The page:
Major Improvement Using Tech: Activities for Coaches and Teachers
Participate and share : Interactive lecture
Wednesday, June 26, 10:00–11:00 am
Location: Ballroom B: Level 3 (access from escalators in Registration area in Grand Hall on Level 2)
Helping others (or yourself) become a better teacher is about little things - the ideas, tools, and discussions that allow seeing oneself in new ways. We'll do activities designed to change thinking and sense of possibility. This session proves that fun and intellectual excellence can go hand-in-hand!
|Audience:||Coaches, Teachers, Professional developers|
|Attendee devices:||Devices required|
|Attendee device specification:||Smartphone: Windows, Android, iOS
Laptop: Chromebook, Mac, PC
Tablet: Android, iOS, Windows
|Participant accounts, software and other materials:||Only internet access and a browser are required.|
|Focus:||Digital age teaching & learning|
|Topic:||Communication and collaboration|
|ISTE Standards:||For Coaches:
Teaching, Learning and Assessments
Although as teachers we regularly ask students to see and act upon their possibilities for improving, many of us find it difficult to take time to try ideas that seem out of our comfort zones. In this session, we will explore a variety of approaches to strengthening rapport with students, making assignments and assessments more engaging and effective, improving our delivery as both instructors and guides, and working collaboratively with colleagues near and far.
The session will begin with philosophical foundations to help coaches and teachers tie how we think about getting better to that which teachers find personally and professionally satisfying. Attendees will have the chance to engage with others on the topics that are most pressing to them.
The main part of the session will cover concrete and creative techniques and activities for improving how students see teachers via discussions of communication techniques (uses of images and voice), effective use of time (developing ready-to-go activities together), consistency in evaluation (reflections on attendees' practices with assignments), and approaches to improving going forwards (creating one's own PD opportunities, and shifting from attending to presenting at local and regional conferences).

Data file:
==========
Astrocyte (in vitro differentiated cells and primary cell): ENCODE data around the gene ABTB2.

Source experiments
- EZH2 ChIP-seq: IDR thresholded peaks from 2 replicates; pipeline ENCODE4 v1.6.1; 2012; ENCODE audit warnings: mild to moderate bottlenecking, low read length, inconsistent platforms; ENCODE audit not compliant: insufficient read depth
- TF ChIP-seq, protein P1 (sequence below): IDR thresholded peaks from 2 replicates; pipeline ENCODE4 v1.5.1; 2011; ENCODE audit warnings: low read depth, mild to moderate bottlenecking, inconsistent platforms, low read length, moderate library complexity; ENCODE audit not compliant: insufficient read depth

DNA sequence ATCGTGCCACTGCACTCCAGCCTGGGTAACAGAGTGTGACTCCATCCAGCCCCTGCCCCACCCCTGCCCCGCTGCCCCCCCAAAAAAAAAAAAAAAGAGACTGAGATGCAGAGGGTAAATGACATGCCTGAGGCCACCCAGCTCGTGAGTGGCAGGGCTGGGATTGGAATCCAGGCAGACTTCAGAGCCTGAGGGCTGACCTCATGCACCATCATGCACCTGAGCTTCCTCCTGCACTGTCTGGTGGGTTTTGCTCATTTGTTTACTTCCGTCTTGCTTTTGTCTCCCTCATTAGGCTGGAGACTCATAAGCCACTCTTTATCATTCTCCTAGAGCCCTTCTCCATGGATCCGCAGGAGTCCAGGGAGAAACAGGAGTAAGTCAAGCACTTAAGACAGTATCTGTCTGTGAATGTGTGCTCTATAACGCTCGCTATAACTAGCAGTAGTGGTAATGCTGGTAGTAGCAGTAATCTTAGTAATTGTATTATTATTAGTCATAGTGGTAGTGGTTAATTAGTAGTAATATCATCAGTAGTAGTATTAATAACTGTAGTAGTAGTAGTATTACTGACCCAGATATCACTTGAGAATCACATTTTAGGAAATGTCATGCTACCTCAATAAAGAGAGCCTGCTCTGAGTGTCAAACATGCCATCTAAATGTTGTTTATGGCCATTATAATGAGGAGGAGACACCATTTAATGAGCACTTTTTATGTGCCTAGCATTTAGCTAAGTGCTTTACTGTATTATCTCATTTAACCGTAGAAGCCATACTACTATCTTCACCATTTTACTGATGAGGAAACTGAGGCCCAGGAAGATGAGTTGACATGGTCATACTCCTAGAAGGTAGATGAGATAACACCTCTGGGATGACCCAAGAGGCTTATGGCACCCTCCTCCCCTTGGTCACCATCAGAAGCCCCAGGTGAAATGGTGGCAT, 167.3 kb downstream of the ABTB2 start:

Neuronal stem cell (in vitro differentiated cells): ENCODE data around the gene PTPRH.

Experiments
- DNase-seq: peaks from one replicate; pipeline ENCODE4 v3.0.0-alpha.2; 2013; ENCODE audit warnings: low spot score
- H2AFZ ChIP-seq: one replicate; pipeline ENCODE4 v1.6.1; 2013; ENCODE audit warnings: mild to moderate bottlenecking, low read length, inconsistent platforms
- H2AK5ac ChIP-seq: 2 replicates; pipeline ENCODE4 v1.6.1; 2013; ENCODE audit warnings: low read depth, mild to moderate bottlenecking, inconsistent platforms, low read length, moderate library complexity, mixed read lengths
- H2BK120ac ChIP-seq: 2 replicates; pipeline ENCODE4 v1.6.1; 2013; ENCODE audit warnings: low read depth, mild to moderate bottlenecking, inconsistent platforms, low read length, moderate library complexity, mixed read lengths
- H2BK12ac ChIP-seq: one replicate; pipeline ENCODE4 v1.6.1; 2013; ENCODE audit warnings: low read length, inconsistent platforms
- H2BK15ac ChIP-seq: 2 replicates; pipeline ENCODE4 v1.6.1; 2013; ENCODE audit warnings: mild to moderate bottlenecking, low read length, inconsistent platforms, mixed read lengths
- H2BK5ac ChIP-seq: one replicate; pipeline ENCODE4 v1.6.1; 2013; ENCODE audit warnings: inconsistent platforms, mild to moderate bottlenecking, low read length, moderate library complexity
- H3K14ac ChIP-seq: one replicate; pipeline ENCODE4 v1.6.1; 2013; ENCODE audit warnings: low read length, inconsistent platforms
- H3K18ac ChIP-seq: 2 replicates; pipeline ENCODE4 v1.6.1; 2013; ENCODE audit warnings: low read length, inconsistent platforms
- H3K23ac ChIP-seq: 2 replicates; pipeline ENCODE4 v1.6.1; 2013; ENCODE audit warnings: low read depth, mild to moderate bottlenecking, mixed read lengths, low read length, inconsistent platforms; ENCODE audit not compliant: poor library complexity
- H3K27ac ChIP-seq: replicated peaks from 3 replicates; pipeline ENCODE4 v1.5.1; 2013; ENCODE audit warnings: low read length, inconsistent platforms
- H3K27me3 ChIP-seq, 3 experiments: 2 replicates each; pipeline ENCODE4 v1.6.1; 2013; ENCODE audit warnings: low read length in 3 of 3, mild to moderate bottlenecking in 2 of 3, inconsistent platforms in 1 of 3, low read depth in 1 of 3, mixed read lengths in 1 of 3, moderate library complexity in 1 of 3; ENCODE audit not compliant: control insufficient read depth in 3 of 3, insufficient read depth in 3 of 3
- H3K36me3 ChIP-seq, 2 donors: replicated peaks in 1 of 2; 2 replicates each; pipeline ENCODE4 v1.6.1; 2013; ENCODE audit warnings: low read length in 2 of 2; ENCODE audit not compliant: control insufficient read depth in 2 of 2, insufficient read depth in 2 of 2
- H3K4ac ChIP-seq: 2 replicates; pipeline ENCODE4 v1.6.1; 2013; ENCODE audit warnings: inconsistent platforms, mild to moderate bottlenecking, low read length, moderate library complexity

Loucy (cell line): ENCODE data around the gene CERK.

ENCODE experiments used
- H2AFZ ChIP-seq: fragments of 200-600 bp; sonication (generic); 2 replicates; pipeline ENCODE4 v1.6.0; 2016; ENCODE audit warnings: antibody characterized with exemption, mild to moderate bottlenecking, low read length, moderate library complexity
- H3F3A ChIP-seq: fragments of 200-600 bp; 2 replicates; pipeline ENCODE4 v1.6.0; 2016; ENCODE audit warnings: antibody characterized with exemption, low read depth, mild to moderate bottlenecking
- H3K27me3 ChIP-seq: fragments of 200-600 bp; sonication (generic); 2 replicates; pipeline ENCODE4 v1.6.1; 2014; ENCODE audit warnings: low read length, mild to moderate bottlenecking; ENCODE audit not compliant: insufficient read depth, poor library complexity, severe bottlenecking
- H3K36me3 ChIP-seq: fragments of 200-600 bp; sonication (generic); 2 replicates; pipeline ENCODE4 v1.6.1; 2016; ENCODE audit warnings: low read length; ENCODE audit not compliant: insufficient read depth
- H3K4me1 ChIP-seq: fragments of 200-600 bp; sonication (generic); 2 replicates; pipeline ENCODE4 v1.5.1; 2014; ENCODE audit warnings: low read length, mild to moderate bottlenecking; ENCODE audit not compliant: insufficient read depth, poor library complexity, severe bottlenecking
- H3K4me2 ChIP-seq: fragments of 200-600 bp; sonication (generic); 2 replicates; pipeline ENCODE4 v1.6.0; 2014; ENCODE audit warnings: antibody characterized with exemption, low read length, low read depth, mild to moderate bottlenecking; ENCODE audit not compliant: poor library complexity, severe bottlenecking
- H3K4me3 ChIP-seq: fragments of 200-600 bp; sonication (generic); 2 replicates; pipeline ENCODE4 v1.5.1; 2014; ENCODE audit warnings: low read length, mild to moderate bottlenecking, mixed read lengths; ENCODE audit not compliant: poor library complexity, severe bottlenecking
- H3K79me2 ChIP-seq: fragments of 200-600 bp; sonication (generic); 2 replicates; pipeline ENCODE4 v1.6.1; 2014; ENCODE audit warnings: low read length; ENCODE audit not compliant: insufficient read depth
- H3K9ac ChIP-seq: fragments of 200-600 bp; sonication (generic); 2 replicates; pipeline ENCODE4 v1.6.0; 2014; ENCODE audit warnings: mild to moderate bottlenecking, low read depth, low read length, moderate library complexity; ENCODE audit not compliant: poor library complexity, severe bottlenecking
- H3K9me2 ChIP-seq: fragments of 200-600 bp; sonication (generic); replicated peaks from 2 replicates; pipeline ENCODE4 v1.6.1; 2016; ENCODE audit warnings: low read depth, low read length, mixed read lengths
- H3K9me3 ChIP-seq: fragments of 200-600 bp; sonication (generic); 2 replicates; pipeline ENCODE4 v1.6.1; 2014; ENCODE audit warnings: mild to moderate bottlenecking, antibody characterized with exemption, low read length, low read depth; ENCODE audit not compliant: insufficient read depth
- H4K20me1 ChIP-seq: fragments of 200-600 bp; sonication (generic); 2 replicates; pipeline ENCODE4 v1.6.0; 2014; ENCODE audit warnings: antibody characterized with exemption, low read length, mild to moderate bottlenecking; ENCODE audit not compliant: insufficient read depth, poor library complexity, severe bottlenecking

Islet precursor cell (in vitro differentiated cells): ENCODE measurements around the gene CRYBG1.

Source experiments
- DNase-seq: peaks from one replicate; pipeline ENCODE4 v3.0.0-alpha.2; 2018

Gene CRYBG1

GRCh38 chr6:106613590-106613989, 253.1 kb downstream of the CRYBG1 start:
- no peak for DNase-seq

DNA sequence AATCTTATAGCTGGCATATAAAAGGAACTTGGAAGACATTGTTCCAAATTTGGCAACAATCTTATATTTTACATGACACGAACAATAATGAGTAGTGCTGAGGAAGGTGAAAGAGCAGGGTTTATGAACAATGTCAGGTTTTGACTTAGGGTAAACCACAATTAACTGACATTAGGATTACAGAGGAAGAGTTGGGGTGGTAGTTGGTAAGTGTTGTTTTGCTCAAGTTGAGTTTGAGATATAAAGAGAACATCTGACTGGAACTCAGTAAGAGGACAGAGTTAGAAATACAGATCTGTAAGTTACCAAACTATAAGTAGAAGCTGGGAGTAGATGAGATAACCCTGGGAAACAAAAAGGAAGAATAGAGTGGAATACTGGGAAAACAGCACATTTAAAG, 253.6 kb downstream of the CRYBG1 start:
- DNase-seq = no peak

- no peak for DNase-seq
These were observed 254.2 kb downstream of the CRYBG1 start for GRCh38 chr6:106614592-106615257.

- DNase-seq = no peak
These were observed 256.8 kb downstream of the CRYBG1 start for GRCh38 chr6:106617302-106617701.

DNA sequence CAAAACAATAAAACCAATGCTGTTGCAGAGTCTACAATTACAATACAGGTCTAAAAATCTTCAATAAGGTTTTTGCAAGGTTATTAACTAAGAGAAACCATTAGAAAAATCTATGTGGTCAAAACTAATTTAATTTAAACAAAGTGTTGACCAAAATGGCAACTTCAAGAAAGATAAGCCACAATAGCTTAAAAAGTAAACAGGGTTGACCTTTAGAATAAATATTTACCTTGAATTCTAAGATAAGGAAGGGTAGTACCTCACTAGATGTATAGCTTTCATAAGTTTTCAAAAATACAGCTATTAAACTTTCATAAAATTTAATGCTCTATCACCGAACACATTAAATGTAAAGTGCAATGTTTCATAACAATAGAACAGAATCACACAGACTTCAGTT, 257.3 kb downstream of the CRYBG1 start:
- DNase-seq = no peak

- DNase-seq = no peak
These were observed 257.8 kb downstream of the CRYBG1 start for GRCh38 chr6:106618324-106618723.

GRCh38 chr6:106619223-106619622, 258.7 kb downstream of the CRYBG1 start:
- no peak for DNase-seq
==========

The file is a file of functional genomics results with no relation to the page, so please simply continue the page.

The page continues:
Attendees will explore and leave with ideas regarding:
* Approaches to helping colleagues see new possibilities,
* Avoiding common communications problems that make it difficult for students to connect with a teacher,
* Simple techniques for getting students to provide more fascinating work,
* Shifting questioning techniques from the commonly counterproductive to what can be encouraging and intriguing, and
* Less common professional development opportunities in-person and digitally.
In the final portion of the session, the group will also look at ways that a teacher can use successful student learning activities to garner new support from within the community.
Attendees will have time to ask questions and will be shown how to share these ideas with colleagues not attending the conference.
* Introduction (15 min): setting the stage and discussion of the idea of improvement (participants will contribute ideas via a chat tool)
* Rapport, Evaluation, and Delivery (25 min): looking at rapport and demeanor alongside practices with assignments and assessment (participants will discuss and design simple activities using collaborative tools)
* Collegiality and Professionalism (10 min): seeing the variety of PD opportunities, free/informal and formal, and moving toward becoming an educator who shares ideas with colleagues near and far (participants will see how to use tools for feedback, brainstorming, and networking)
* Finish (10 min): choosing a path going forward (participants will set goals for what to try and with whom); Q&A with remaining time
* Traditional notions of in-service training or dissemination need to be replaced by opportunities for ‘knowledge sharing’ based in real situations. (Darling-Hammond, L. and McLaughlin, M. W., Policies that Support Professional Development in an Era of Reform, Phi Delta Kappan, 1995, 76(8) pp 597–604)
* "Surveys consistently show that teachers are interested in technology, but need increased opportunities to develop their capacities." (Cradler, J., Freeman, M., Cradler, R., and McNabb, M. (Sept., 2002). Research Implications for Preparing Teachers to Use Technology; Learning and Leading with Technology, ISTE)
* "If technology is to be used by students, then teachers must possess the confidence, understanding, and skills to effectively incorporate technology into their teaching practices." (Winter, 1997). What Research Says: Training Teachers for Using Technology; Journal of Staff Development, National Staff Development Council)